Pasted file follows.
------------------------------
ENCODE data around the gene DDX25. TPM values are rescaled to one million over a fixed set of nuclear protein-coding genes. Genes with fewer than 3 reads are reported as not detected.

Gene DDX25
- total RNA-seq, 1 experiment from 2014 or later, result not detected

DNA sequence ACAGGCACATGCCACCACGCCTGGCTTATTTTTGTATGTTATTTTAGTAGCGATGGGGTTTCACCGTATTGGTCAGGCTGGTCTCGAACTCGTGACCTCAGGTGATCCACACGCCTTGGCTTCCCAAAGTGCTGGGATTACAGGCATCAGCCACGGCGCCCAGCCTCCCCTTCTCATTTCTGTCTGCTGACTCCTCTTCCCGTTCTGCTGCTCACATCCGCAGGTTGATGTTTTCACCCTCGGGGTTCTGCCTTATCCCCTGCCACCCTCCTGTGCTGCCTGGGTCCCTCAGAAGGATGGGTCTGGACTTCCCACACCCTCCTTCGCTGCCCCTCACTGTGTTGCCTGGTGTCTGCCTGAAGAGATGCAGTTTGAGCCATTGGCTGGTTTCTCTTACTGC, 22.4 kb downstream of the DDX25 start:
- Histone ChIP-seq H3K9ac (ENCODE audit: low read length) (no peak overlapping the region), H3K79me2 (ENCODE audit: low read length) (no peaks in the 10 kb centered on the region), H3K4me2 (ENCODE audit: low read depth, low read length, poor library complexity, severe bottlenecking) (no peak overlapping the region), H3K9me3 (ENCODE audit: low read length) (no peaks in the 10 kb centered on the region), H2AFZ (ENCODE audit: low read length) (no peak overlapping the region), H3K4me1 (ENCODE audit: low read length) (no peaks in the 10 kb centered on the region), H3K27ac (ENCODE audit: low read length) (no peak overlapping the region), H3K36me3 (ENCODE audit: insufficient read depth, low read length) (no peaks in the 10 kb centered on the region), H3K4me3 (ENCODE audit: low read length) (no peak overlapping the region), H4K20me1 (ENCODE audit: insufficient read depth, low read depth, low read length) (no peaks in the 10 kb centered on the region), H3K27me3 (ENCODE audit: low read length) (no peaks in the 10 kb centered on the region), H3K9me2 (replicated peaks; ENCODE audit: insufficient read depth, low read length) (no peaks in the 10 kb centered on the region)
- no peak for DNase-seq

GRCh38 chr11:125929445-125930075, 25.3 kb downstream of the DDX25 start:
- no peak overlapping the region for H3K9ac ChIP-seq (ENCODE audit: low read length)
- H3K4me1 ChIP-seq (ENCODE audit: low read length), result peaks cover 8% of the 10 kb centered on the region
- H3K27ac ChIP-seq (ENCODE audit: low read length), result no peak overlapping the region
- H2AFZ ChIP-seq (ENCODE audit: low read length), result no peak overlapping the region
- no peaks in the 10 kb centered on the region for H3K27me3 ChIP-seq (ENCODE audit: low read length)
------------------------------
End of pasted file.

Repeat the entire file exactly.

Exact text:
ENCODE data around the gene DDX25. TPM values are rescaled to one million over a fixed set of nuclear protein-coding genes. Genes with fewer than 3 reads are reported as not detected.

Gene DDX25
- total RNA-seq, 1 experiment from 2014 or later, result not detected

DNA sequence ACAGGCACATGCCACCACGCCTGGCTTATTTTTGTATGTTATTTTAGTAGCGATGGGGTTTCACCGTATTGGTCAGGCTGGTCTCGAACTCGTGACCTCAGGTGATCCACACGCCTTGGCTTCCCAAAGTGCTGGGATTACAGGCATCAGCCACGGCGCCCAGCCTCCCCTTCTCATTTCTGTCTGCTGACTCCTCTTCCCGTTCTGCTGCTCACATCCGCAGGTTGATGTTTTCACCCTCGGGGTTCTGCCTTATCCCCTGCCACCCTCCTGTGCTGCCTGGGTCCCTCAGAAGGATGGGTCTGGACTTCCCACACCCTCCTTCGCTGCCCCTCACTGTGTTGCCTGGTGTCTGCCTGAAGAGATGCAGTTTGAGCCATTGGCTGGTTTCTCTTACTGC, 22.4 kb downstream of the DDX25 start:
- Histone ChIP-seq H3K9ac (ENCODE audit: low read length) (no peak overlapping the region), H3K79me2 (ENCODE audit: low read length) (no peaks in the 10 kb centered on the region), H3K4me2 (ENCODE audit: low read depth, low read length, poor library complexity, severe bottlenecking) (no peak overlapping the region), H3K9me3 (ENCODE audit: low read length) (no peaks in the 10 kb centered on the region), H2AFZ (ENCODE audit: low read length) (no peak overlapping the region), H3K4me1 (ENCODE audit: low read length) (no peaks in the 10 kb centered on the region), H3K27ac (ENCODE audit: low read length) (no peak overlapping the region), H3K36me3 (ENCODE audit: insufficient read depth, low read length) (no peaks in the 10 kb centered on the region), H3K4me3 (ENCODE audit: low read length) (no peak overlapping the region), H4K20me1 (ENCODE audit: insufficient read depth, low read depth, low read length) (no peaks in the 10 kb centered on the region), H3K27me3 (ENCODE audit: low read length) (no peaks in the 10 kb centered on the region), H3K9me2 (replicated peaks; ENCODE audit: insufficient read depth, low read length) (no peaks in the 10 kb centered on the region)
- no peak for DNase-seq

GRCh38 chr11:125929445-125930075, 25.3 kb downstream of the DDX25 start:
- no peak overlapping the region for H3K9ac ChIP-seq (ENCODE audit: low read length)
- H3K4me1 ChIP-seq (ENCODE audit: low read length), result peaks cover 8% of the 10 kb centered on the region
- H3K27ac ChIP-seq (ENCODE audit: low read length), result no peak overlapping the region
- H2AFZ ChIP-seq (ENCODE audit: low read length), result no peak overlapping the region
- no peaks in the 10 kb centered on the region for H3K27me3 ChIP-seq (ENCODE audit: low read length)